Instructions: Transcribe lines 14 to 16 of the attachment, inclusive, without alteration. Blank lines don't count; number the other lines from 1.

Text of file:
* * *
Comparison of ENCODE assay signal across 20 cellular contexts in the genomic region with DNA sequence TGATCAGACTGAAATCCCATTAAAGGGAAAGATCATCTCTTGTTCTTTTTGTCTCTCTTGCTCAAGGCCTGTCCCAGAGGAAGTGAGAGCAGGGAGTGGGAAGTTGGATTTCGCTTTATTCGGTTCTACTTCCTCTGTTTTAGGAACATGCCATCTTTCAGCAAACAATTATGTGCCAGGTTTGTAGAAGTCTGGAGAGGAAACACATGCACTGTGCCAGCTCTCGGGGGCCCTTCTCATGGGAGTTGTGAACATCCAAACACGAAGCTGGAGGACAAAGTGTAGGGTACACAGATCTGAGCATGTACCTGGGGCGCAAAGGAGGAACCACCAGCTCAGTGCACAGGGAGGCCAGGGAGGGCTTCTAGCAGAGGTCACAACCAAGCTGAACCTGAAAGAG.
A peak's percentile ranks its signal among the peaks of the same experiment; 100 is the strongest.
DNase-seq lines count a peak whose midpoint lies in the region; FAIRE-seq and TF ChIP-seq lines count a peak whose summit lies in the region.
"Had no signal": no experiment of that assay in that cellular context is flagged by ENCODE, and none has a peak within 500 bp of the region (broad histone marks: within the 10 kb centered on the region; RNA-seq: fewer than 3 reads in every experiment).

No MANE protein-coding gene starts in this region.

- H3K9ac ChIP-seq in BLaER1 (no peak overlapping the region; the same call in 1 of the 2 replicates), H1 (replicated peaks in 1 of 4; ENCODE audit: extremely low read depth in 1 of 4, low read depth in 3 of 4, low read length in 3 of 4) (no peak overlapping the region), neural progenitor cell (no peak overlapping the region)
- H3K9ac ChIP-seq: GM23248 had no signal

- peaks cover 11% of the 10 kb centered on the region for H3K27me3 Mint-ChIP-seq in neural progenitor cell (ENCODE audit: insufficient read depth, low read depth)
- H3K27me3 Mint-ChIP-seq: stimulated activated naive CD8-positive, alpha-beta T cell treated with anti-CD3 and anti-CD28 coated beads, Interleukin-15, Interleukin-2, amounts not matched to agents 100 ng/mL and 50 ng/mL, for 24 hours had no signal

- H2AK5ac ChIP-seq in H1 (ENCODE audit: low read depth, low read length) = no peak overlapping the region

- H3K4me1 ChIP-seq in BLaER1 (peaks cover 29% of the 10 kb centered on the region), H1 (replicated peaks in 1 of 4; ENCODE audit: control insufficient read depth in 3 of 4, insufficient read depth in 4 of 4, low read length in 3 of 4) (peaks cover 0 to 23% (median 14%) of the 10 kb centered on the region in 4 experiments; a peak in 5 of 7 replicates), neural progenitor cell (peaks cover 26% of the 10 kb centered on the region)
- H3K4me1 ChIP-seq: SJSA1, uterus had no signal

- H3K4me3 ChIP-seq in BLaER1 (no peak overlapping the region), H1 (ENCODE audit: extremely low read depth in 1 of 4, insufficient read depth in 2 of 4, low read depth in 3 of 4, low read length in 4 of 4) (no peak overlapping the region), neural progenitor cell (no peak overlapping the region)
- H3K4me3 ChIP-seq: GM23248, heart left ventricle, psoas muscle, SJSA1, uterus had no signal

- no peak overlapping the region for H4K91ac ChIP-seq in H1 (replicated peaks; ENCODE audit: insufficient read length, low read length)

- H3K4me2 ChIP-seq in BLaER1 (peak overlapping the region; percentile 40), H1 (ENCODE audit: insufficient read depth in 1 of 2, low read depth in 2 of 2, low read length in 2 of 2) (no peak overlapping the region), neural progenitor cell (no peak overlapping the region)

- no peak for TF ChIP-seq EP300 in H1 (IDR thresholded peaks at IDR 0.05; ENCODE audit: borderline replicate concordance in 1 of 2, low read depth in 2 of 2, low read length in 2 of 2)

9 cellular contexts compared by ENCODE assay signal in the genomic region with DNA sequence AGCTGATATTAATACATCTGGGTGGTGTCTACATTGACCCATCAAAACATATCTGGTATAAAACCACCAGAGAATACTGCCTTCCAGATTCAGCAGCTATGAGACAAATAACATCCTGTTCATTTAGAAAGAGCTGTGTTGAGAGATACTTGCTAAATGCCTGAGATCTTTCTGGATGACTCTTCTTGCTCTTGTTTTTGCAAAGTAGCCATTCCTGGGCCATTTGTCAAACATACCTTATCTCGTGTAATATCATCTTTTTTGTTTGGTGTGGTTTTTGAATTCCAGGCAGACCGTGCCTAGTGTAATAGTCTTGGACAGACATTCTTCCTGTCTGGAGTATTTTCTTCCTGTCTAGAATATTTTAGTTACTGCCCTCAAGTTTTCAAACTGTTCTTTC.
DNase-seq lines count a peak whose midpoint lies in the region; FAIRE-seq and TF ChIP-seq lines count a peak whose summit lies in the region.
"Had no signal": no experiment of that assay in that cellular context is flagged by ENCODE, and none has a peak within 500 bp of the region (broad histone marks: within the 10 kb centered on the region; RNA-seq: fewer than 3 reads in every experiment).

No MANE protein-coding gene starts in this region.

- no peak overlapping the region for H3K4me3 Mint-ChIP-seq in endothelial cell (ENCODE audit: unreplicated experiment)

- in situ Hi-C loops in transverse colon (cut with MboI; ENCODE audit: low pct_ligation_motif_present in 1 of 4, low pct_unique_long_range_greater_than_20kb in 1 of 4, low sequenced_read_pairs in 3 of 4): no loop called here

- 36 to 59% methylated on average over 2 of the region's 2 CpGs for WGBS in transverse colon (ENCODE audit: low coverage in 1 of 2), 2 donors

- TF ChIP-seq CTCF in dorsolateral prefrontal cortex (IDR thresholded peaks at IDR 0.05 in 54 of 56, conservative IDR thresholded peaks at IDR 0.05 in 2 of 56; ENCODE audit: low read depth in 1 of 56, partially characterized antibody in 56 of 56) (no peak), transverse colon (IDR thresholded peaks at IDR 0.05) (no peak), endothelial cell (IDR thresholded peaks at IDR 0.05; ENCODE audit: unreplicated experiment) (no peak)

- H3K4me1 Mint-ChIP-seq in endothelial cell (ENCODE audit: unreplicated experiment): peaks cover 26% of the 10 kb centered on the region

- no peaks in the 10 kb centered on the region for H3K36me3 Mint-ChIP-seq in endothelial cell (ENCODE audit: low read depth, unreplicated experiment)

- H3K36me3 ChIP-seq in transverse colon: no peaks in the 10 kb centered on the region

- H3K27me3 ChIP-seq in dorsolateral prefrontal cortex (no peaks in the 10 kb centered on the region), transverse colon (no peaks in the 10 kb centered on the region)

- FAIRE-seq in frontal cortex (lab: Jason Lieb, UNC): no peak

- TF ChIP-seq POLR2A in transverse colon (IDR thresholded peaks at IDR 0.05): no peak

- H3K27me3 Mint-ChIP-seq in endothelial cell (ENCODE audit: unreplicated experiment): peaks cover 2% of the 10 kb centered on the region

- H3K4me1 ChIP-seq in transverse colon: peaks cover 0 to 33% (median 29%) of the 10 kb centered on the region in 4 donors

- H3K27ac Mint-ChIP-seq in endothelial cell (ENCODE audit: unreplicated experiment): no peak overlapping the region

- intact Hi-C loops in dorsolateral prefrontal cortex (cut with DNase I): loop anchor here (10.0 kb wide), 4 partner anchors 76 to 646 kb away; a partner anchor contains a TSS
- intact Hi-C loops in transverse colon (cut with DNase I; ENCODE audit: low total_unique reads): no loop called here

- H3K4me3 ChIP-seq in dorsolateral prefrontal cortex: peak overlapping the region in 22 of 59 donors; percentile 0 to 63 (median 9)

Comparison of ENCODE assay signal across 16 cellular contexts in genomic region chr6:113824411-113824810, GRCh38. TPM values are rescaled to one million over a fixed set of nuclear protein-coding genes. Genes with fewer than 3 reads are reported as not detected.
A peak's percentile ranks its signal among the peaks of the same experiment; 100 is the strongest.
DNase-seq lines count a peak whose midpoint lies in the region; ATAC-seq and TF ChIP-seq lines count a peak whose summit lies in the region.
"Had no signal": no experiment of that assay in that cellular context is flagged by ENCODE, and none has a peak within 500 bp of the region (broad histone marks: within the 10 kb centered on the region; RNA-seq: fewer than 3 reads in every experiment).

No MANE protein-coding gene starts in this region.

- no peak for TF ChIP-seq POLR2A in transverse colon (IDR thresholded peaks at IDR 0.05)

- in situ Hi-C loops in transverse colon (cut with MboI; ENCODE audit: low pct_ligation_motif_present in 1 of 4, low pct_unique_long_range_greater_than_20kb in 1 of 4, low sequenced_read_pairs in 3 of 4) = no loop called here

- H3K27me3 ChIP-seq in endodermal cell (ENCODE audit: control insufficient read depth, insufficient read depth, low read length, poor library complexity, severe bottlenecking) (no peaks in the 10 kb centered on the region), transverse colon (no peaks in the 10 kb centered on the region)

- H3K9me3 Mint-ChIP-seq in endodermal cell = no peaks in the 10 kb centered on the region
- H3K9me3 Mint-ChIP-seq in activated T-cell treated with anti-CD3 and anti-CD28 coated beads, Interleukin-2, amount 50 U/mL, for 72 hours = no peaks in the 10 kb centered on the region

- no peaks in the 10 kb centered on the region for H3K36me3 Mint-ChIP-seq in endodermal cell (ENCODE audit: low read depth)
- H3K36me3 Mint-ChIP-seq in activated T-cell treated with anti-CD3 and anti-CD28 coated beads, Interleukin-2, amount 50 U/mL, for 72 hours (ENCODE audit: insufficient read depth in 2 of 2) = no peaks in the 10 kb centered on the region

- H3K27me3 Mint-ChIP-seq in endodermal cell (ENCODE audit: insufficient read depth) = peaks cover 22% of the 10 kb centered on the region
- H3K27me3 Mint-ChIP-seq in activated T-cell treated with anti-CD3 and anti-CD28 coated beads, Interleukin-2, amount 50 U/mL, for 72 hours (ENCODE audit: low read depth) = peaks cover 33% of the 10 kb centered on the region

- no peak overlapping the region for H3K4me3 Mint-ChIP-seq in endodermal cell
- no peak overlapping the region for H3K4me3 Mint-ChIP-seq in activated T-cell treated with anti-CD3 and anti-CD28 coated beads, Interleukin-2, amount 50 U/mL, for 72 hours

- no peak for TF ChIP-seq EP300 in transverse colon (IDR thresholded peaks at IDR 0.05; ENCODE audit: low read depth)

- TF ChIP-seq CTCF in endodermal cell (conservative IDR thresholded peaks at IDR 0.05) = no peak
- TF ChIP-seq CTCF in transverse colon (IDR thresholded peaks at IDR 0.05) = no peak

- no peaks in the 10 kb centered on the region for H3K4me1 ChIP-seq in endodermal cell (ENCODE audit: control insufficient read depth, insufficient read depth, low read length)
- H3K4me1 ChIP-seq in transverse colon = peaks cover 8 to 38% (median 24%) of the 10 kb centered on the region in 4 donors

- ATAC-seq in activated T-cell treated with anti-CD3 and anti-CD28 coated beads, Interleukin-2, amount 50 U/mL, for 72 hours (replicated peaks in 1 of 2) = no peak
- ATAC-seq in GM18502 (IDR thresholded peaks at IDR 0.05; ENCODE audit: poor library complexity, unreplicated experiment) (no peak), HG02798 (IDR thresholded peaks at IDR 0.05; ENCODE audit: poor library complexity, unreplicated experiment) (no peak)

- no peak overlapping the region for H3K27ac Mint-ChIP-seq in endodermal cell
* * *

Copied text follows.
- H3K4me3 ChIP-seq: GM23248, heart left ventricle, psoas muscle, SJSA1, uterus had no signal

- no peak overlapping the region for H4K91ac ChIP-seq in H1 (replicated peaks; ENCODE audit: insufficient read length, low read length)

- H3K4me2 ChIP-seq in BLaER1 (peak overlapping the region; percentile 40), H1 (ENCODE audit: insufficient read depth in 1 of 2, low read depth in 2 of 2, low read length in 2 of 2) (no peak overlapping the region), neural progenitor cell (no peak overlapping the region)